The Prime Minister’s adviser Dominic Cummings has left Number 10 with immediate effect, according to reports.
He was spotted leaving Downing Street on Friday afternoon carrying boxes amid reports he has quit his post earlier than expected.
The move came as the BBC reported Cummings had stepped down from his role with immediate effect, rather than waiting for the end of the year.
Conservative MPs had welcomed Cummings’ departure as as Johnson’s chief adviser amid a bitter power struggle in No 10 as a good opportunity for a “reset”.
On Thursday night, Cummings insisted to the BBC that “rumours of me threatening to resign are invented” after it was suggested he would exit in protest over the treatment of his fellow Vote Leave veteran Lee Cain, who quit as communications chief a night earlier.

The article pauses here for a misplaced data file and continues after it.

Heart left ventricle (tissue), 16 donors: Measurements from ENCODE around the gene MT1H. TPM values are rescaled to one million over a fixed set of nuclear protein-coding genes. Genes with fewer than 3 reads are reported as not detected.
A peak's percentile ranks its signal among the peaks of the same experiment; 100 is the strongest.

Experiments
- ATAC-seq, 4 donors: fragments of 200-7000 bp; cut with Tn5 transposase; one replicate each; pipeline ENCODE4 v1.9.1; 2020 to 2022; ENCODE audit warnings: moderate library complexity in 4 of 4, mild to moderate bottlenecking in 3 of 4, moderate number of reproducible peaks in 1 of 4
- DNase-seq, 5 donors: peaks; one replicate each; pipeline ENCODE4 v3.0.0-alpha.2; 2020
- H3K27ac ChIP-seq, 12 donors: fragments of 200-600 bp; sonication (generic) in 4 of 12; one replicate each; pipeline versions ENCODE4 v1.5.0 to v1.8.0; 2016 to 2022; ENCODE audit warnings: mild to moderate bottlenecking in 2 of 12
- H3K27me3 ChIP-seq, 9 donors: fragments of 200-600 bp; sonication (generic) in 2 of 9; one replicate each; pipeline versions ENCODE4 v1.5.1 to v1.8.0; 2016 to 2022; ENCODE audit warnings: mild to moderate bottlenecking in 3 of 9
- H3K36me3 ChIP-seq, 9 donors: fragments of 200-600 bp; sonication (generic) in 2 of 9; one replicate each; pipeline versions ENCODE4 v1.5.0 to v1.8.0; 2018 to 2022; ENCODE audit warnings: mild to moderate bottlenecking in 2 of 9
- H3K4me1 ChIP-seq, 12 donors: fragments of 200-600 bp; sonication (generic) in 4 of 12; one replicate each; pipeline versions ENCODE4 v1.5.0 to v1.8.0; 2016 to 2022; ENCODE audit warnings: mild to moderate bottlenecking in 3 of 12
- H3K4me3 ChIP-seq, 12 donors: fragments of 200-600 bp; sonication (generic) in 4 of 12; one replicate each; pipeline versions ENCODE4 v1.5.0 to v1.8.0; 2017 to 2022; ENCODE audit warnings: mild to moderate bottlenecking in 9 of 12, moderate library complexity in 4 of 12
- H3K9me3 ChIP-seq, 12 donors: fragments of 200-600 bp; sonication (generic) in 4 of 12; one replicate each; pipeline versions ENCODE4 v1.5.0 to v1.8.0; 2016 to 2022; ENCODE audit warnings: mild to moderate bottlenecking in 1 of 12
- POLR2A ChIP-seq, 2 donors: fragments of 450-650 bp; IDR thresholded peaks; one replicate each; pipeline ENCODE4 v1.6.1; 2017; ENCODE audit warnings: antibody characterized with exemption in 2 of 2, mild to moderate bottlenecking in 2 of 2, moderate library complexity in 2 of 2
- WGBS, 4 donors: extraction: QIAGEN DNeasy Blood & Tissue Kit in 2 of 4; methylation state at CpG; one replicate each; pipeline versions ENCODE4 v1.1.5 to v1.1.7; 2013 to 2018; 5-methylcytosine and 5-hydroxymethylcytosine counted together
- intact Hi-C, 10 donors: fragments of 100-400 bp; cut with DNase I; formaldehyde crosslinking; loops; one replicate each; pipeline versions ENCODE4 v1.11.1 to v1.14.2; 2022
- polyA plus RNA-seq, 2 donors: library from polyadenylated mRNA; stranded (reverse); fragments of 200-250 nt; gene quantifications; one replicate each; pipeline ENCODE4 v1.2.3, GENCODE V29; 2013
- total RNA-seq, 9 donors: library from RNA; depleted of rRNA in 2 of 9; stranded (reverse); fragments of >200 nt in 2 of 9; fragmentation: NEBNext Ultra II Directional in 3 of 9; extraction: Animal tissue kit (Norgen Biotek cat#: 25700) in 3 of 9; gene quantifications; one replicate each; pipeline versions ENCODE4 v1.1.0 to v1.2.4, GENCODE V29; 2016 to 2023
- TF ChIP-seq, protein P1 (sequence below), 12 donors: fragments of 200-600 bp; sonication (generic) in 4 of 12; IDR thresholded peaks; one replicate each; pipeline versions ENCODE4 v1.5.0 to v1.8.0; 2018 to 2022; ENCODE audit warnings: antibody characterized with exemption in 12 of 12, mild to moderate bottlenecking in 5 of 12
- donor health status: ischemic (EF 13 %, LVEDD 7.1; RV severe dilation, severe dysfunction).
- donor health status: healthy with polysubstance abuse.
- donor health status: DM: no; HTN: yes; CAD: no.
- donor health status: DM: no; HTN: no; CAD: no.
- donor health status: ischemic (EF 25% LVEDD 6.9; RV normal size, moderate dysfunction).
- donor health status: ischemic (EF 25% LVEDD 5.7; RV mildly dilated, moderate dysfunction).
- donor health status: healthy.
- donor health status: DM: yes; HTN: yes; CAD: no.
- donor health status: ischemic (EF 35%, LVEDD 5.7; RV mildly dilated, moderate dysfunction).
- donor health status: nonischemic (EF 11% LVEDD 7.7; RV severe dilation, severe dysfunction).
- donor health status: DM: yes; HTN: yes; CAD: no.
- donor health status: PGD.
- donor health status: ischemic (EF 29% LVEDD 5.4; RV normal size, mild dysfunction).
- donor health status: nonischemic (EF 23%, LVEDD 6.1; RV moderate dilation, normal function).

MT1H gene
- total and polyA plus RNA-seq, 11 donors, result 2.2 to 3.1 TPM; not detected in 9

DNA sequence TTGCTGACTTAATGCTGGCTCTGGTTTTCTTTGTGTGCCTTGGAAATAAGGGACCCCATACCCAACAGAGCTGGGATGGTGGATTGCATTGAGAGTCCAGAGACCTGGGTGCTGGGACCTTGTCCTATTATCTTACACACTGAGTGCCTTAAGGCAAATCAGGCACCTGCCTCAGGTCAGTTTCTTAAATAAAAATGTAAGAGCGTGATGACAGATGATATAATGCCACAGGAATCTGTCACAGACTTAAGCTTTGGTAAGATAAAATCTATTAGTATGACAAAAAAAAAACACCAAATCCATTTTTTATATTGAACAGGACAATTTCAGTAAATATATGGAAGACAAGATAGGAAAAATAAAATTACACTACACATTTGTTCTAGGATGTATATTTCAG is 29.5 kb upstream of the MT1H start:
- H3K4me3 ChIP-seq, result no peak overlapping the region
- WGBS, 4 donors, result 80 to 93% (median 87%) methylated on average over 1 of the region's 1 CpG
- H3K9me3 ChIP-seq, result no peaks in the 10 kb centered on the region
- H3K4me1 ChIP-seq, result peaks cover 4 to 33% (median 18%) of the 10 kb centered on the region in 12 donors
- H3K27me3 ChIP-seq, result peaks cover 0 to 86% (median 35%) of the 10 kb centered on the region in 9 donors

But Cummings said his “position hasn’t changed since my January blog” in which he said he hoped to be “largely redundant” by 2021.
Tory backbenchers urged No 10 to use the exit of the aide whose mid-lockdown trip to Durham cemented his notoriety as an opportunity to restore the values of “respect, integrity and trust”.
Senior Tory MP Sir Bernard Jenkin said it is time to restore “respect, integrity and trust”, which he said have been “lacking in recent months” between No 10 and Tory MPs.
“It’s an opportunity to reset how the Government operates and to emphasise some values about what we want to project as a Conservative Party in Government,” the chair of the Commons liaison committee told BBC Radio 4’s Today programme.
“I’m not surprised in a way that it is ending in the way it is. No prime minister can afford a single adviser to become a running story, dominating his Government’s communications and crowding out the proper messages the Government wants to convey.
“Nobody is indispensable.”